Nine things to do in your newly purchased home
Originally appeared in Bay Area News Group publications on May 22, 2015
“If you could kick the person in the pants responsible for most of your trouble, you wouldn’t sit for a month.”
– Theodore Roosevelt
Navigating a home purchase and escrow can be draining. And then there is the hassle of moving. Once you are in the home, it seems like a perfect time to kick back and chill. Doing so, however, without working on some important items, can later create serious problems you might have been able to avoid. Health, safety and security should be addressed first.
Biggest buyer mistake
In our superheated seller’s market, where buyers are bidding against each other in multiple offer scenarios, most homes are sold “As Is.” That means you are buying the home and all its problems. More often than not, general home inspection and structural pest control reports note problems that need either further inspection or correction now.
Out of sheer exhaustion, lack of funds, or both, many buyers file away the inspection reports they received during the purchase without addressing these deficiencies. It is a huge mistake to not at least determine which issues need immediate attention and place them at the top of a “To Do” list.
Some of these, such as roof, fireplace, furnace and water heater are mentioned below. In addition to pest control, potentially expensive areas commonly overlooked by buyers are foundation and drainage. Problems with water can lead to pest control, foundation and mold/mildew issues.
As I have repeated to buyers over the years, problems do not improve with time. They tend to get worse and more expensive when neglected.
I used to advise my buyers to have all locks rekeyed as soon as they take ownership. This is still a good idea, but it is no longer enough. Sadly, East Bay home burglaries have increased dramatically over the years.
“Lock bumping” is a technique where a $3.00 blank key can be bought online. Bumping the blank into your lock with a hammer or screwdriver can cause your door to easily open. Another increasingly common home burglary approach is using a crow bar to enter. These two illegal entry systems are why I now suggest that buyers replace existing locks with ones that cannot be circumvented by bumping or crow bar.
Two other beneficial changes are the addition of a home security (burglar alarm) system and a camera security system. If the property already has an alarm system, change the alarm codes and have the security company inspect the system to make sure it is fully functioning.
A camera system is not only a deterrent; it also increases your home safety. When the front door bell rings, a quick peek at your smart phone, tablet or computer will show you who is there.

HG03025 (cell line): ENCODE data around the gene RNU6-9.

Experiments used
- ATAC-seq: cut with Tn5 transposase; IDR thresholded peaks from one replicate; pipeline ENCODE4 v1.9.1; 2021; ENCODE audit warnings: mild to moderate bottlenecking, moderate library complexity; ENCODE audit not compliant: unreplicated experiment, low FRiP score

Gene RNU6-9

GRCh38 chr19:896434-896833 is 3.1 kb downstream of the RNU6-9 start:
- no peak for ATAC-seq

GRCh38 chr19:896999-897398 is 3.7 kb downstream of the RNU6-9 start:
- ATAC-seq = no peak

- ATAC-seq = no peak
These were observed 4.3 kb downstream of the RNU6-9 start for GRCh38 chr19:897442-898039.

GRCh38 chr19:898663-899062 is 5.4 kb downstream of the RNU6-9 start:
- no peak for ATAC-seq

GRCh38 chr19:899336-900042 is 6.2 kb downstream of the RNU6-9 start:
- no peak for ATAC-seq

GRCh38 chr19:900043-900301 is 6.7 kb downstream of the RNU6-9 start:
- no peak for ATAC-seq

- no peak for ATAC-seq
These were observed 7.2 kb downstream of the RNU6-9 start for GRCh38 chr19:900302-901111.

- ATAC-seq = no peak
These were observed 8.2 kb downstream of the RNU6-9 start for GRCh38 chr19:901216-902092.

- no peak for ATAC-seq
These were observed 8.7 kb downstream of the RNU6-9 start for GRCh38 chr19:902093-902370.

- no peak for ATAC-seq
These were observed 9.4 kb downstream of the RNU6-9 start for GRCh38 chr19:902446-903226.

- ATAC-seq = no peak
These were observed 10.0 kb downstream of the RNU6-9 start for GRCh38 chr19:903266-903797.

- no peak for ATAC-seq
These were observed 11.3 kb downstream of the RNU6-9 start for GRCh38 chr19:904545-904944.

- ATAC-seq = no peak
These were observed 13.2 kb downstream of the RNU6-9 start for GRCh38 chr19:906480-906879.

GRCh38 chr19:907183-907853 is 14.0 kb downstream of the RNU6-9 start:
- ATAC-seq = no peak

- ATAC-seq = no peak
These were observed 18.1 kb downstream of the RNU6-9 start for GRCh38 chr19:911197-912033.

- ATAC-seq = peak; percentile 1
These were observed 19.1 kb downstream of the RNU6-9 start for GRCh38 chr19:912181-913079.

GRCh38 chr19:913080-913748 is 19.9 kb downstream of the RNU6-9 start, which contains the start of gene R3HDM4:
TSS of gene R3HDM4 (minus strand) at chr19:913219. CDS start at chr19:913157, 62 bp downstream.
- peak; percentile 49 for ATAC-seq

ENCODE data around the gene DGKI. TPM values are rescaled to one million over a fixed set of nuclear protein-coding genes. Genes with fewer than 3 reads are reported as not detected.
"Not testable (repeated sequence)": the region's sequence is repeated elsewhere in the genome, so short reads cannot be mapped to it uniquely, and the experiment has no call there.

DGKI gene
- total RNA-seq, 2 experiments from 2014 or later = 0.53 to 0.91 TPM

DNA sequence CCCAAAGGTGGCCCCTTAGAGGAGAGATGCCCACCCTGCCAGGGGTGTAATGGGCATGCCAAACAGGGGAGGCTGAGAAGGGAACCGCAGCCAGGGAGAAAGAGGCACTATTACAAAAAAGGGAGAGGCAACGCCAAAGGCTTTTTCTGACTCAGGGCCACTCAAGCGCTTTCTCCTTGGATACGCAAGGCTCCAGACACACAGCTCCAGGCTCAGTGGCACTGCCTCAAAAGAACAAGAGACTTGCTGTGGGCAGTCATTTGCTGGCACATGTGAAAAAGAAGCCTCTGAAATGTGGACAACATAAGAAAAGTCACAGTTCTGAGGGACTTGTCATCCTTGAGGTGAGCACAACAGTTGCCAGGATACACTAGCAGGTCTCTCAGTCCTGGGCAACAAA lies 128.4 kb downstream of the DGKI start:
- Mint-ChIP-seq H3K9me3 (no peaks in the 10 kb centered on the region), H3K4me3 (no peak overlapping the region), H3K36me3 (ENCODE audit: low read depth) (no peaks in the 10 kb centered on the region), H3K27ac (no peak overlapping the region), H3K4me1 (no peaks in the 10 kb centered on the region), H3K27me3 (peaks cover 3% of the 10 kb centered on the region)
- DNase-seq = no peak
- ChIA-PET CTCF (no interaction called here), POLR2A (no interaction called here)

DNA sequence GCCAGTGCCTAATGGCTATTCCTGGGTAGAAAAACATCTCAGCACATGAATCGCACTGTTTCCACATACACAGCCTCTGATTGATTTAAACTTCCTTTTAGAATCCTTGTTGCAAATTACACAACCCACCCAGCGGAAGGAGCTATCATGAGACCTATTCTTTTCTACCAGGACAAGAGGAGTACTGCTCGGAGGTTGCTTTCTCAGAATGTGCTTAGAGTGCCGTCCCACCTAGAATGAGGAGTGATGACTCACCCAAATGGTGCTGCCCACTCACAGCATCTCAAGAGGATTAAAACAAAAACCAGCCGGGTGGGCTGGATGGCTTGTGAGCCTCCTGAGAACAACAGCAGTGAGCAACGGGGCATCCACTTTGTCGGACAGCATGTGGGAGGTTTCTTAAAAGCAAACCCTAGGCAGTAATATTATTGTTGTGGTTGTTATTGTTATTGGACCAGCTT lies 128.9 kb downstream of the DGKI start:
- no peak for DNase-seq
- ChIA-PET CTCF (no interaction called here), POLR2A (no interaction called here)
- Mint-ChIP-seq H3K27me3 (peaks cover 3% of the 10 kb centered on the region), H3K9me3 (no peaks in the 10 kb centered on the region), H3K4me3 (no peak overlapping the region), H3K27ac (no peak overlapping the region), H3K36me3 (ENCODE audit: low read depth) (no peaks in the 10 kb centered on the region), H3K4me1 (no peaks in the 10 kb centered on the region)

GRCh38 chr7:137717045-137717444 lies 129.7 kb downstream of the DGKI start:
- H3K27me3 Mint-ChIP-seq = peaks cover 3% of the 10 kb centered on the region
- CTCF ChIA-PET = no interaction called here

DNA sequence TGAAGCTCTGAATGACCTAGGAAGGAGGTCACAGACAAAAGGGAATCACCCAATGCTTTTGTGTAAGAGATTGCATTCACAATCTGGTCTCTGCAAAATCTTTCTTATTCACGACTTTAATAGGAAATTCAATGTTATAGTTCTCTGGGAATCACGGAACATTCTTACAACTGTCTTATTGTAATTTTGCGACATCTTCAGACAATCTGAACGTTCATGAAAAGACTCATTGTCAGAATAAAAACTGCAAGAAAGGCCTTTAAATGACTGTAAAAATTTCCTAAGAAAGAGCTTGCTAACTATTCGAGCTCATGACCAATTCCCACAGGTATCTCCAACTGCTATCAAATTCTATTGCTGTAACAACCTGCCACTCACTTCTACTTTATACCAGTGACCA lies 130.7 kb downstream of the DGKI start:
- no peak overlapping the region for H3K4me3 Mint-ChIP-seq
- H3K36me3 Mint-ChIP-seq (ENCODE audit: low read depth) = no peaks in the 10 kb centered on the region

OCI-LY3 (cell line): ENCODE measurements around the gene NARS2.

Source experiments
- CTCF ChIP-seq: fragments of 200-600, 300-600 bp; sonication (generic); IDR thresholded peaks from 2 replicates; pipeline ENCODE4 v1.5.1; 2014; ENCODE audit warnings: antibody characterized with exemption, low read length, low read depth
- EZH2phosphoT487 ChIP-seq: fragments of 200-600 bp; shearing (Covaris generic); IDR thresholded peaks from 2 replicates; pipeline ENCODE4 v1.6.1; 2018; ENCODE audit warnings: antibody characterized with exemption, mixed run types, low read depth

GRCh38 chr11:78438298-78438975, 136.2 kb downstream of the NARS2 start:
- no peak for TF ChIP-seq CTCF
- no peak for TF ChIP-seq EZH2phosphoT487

Clearly, all these items have a price tag, but, in retrospect, the total cost may be only a fraction of what you could lose.
If your roof was not inspected by a licensed roofer during escrow, it is sensible to have it done after close. Small troubles can be inexpensively corrected. When ignored for years, roof leaks can wreak havoc inside ceilings and walls.
If it has not been done recently, make sure to have your fireplace and chimney inspected and cleaned by a professional prior to use. Doing so could prevent a fire or leakage of noxious gases. If it is a gas fireplace, it should be inspected for proper setup.
Before using the furnace, have a heating contractor inspect it, especially the combustion chamber, and service it, if necessary. See if the furnace filter needs changing.
Traditional, tank water heaters need periodic draining. Over time, sediment accumulates at the bottom of the tank and this hastens destruction of the water heater.
It is advisable to flush it out and observe how much sediment is discharged. Significant amounts of sediment will probably require that the entire water heater be emptied, flushed and refilled.
If the seller left a fridge that is more than several years old, it is worthwhile to have a professional inspect it and clean the compressor. See “Broken Fridge Nightmare in Remodeled Kitchen.”
For safety, every range should have a range hood. Over time, grease and grime collect and this could result in a fire. If possible, have your agent ask the seller’s agent to find out when the range hood was last cleaned.
Substituting energy-wasting incandescent bulbs with more efficient ones can result in significant savings over time. This is one of the easiest fixes.
For safety, security and peace of mind, get to know your neighbors as soon as possible and exchange emergency information with them.
Remember that your agent and others you know are likely to be able to recommend trustworthy inspectors. If you take responsibility from the beginning for the items above, you diminish the possibility of aggravation and possible loss later.